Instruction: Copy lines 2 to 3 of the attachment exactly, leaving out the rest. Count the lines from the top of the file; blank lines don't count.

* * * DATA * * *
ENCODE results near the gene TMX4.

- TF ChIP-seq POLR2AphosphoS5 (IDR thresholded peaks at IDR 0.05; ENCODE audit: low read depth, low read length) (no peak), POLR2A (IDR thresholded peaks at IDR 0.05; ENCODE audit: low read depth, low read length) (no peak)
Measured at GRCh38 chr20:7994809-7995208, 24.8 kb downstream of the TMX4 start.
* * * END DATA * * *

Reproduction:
- TF ChIP-seq POLR2AphosphoS5 (IDR thresholded peaks at IDR 0.05; ENCODE audit: low read depth, low read length) (no peak), POLR2A (IDR thresholded peaks at IDR 0.05; ENCODE audit: low read depth, low read length) (no peak)
Measured at GRCh38 chr20:7994809-7995208, 24.8 kb downstream of the TMX4 start.